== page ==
About the visit, I would like to say something that I found very moving.  The women’s prison: my heart was there.  I am always very sensitive to prisons and to prisoners and always, when I go to a prison, I ask myself, “Why them and not me…?”  Seeing these women, the creativity of these women, their capacity to change, to change their lives, to get back into society with the strength of the Gospel… One of you told me: “I saw the joy of the Gospel”.  This touched me, I was really very touched by that meeting.  It is one of the most beautiful things about the visit. 

Then, in Puerto Maldonado, the meeting with the native peoples, let’s leave it be, since it’s obvious that it was moving, it gives a sign to the world... On that day there was the first meeting of the Pre-Synodal Commission of the Synod for Amazonia that will take place in 2019.  But I was moved by the “The Little Prince” Home: to see these children, the majority of them abandoned, those boys and girls who have been able, with education, to move forward... There are professionals, there... This moved me so much.  The works that lift a person “up”, as well as the things we spoke about earlier that bring a person “down”.  That aspect of the visit moved me so much.  And then the people, the warmth of the people.  Here today, in Lima, it was beyond belief!  Beyond belief!  The warmth of the people... I say: this people has faith and “infects” me with that faith, and I thank God for this.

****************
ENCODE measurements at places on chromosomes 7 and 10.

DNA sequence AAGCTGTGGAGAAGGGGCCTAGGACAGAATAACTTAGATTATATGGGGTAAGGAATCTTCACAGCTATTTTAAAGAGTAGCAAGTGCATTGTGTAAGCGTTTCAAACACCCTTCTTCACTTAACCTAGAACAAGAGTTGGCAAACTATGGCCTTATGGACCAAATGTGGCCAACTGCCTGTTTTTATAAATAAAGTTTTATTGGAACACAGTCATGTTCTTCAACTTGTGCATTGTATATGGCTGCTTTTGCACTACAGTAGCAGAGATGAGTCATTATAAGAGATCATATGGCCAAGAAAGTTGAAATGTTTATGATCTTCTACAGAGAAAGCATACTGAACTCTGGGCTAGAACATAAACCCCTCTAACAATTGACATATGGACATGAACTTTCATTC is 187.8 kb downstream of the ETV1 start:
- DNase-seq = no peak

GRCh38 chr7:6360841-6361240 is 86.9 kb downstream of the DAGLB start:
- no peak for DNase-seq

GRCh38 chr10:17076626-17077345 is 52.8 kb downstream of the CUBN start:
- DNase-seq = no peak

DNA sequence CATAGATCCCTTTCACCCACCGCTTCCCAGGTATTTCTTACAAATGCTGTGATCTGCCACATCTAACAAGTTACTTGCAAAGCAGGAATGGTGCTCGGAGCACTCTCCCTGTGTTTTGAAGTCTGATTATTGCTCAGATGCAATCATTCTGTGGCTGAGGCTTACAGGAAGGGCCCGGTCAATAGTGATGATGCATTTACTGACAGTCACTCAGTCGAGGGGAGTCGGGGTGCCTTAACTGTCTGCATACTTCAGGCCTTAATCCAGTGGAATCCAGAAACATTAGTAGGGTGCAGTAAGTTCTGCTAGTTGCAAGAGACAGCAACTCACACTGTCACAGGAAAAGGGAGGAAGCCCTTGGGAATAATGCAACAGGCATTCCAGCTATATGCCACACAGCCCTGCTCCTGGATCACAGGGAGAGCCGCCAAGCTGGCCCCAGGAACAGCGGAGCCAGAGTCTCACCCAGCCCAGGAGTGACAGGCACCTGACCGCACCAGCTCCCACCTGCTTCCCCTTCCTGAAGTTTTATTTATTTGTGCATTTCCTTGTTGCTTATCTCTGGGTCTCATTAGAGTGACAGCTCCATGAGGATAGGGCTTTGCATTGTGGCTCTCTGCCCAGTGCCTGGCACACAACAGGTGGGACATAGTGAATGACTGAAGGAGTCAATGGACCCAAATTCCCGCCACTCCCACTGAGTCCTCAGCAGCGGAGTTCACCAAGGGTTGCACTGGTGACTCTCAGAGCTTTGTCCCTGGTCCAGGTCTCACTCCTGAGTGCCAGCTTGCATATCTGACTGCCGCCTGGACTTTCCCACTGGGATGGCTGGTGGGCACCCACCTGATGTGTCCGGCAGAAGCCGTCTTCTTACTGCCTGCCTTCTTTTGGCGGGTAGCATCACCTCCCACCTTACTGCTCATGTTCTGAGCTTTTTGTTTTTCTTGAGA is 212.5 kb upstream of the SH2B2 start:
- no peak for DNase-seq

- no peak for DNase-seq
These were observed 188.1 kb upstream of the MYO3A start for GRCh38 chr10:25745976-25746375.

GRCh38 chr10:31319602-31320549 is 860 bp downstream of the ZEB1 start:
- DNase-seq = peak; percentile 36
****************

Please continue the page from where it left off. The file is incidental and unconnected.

I thank you for the work that awaits you, for the articles and news you must deliver.  Thank you for your patience and thank you for asking clear questions.  Thank you very much.

Greg Burke:

Your Holiness, thank you for your patience.  Have a good rest, and a good dinner.  Thank you.